Any individual or corporation who has price-sensitive information about a public corporation which is inaccessible or not available to the public and who uses that information to trade in stocks or bonds to his own benefit is guilty of insider trading. Inside trading flourishes best at a time, when there is a high proportion of takeovers and mergers, for those are the events which most effect share prices.
Until perhaps the 1960s in the UK, and 1930s in USA, insider dealing was not just legal; within limits it was perfectly acceptable. Gradually insider dealing came to be recognized for what it is: a form of theft. In the UK insider dealing was made a crime in 1980.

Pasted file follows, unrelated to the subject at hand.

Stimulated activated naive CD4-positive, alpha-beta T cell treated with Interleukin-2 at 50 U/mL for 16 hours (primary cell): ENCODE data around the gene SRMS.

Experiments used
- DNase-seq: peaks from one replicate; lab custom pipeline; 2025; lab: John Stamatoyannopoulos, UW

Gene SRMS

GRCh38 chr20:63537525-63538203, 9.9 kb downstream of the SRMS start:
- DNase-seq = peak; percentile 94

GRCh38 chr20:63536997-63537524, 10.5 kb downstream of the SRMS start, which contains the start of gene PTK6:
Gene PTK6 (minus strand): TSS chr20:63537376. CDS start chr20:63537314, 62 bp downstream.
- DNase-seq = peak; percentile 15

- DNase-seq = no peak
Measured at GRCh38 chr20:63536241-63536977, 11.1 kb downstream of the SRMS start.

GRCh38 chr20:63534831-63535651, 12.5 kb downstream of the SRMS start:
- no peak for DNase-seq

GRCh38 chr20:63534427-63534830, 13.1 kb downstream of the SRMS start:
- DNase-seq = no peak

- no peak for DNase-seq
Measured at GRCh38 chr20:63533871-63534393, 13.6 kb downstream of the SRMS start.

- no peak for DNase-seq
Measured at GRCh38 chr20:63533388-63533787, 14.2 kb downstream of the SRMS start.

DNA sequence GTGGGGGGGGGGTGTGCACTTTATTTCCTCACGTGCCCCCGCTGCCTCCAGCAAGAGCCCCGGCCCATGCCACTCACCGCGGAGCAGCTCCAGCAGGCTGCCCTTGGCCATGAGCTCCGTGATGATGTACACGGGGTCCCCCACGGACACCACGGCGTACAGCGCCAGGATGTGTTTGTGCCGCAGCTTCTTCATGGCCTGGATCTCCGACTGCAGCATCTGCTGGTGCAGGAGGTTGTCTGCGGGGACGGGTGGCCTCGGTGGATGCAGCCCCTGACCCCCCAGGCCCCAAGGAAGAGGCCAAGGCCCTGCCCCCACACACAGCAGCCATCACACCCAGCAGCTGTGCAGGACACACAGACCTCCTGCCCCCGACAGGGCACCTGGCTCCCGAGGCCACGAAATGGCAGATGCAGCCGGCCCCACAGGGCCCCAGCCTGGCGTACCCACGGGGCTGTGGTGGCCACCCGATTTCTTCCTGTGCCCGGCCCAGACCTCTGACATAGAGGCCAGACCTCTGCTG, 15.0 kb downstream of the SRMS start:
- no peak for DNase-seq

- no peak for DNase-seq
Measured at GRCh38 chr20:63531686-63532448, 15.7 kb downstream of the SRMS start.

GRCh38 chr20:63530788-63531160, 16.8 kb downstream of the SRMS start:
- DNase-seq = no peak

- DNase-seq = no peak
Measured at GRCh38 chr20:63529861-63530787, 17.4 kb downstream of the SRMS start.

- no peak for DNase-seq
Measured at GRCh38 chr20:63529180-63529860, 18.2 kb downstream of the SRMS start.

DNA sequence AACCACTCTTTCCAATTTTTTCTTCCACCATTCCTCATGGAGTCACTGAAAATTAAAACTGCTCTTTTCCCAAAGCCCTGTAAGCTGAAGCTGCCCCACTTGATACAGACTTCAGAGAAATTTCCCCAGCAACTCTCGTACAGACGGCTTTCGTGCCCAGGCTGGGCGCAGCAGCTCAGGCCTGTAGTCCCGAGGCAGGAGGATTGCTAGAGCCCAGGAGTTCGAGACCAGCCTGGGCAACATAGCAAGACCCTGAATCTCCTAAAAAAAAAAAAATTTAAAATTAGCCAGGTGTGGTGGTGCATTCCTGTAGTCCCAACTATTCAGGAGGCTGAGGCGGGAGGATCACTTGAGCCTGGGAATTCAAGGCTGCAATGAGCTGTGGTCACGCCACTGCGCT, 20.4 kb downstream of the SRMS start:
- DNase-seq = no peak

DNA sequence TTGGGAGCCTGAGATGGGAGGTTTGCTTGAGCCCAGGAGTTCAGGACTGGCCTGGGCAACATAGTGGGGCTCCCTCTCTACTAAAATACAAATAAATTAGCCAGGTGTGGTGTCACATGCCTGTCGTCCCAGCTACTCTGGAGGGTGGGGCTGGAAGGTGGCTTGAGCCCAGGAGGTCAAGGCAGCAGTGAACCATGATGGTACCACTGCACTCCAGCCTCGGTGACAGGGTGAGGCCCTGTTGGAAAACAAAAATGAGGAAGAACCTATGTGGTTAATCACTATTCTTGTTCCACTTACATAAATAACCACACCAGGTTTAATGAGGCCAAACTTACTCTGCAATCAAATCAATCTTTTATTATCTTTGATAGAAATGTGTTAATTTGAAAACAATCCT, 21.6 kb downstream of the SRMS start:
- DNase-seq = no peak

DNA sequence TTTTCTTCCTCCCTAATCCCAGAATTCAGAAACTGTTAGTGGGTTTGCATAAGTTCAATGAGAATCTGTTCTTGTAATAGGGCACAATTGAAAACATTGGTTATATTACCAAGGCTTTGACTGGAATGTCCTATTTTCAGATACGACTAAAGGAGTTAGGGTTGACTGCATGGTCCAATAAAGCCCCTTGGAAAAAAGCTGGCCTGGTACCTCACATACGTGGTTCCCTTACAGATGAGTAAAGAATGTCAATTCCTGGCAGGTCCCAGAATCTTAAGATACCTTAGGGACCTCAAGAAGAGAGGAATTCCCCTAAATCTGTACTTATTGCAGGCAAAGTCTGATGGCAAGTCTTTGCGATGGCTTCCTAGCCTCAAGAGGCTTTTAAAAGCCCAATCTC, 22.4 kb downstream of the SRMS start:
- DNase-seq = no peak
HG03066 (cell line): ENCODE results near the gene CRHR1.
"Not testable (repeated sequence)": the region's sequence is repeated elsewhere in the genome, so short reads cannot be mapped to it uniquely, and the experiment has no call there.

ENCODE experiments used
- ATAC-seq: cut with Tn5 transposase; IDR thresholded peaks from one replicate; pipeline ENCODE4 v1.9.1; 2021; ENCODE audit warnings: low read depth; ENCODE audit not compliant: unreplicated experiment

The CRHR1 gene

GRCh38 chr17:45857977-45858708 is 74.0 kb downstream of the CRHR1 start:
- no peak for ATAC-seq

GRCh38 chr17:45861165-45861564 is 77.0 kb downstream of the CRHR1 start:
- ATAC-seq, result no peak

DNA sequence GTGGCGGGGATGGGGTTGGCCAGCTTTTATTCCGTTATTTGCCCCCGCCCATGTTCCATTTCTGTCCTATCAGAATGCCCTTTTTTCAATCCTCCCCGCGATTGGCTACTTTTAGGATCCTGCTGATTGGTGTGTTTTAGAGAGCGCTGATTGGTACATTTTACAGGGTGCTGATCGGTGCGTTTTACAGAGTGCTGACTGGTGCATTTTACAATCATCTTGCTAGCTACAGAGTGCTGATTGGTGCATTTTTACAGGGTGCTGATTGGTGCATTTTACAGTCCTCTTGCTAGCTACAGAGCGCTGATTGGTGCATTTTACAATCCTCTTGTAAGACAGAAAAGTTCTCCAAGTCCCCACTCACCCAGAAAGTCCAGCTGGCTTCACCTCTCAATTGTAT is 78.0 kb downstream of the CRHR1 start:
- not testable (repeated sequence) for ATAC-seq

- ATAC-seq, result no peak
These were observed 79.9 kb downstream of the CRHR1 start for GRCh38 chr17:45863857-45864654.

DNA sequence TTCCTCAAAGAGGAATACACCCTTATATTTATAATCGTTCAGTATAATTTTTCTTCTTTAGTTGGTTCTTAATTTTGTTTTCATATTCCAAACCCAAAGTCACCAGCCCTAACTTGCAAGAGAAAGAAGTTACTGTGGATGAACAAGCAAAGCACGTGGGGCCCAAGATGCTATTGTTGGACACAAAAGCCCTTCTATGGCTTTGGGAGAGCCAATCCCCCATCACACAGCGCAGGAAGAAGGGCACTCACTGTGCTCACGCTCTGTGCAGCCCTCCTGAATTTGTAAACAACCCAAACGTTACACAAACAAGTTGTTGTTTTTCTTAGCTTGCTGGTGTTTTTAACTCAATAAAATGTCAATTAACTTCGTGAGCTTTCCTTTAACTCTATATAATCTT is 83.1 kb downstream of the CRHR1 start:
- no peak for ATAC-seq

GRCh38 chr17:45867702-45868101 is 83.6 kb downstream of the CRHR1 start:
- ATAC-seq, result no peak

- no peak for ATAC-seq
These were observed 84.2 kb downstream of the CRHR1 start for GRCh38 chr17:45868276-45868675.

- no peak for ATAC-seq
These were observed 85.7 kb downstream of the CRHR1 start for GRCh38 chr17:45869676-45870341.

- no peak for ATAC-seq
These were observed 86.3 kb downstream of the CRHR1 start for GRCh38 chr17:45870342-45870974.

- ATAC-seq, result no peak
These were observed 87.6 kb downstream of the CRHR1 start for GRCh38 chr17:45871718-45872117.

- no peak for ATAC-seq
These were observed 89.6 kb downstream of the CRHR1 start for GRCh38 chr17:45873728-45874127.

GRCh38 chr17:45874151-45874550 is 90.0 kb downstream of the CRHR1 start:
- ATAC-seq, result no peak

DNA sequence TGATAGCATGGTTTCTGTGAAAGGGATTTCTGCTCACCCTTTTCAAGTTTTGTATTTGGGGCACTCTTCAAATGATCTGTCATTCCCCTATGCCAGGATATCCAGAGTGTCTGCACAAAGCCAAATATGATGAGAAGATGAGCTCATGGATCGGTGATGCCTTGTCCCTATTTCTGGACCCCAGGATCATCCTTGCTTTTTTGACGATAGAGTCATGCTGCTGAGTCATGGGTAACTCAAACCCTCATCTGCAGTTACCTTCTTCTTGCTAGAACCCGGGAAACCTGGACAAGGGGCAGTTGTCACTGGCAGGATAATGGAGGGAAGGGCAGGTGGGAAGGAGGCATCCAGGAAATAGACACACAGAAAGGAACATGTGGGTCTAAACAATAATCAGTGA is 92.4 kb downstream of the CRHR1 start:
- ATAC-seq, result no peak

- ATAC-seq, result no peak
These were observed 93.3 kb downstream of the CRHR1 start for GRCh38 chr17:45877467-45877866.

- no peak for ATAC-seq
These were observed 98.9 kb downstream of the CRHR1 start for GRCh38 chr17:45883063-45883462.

Insider trading scandals have recently involved Pechiney SA and Triangle Industries in France; County NatWest WoodMac Securities and Guinness in the UK; Drexel Burnham, the Chicago Mercantile Exchange and The Chicago Board of Trade, and the Butcher brothers banks in the US; Operadora de Bolsa in Mexico; and the Recruit Cosmos Co, Nippon Steel and Sankyo Seiki, the central bank in Taiwan, and Kyodo Shiryo in Japan. In China in 1994 insider dealing, involving party officials and local bureaucrats as well as companies was widespread and had proven difficult to control.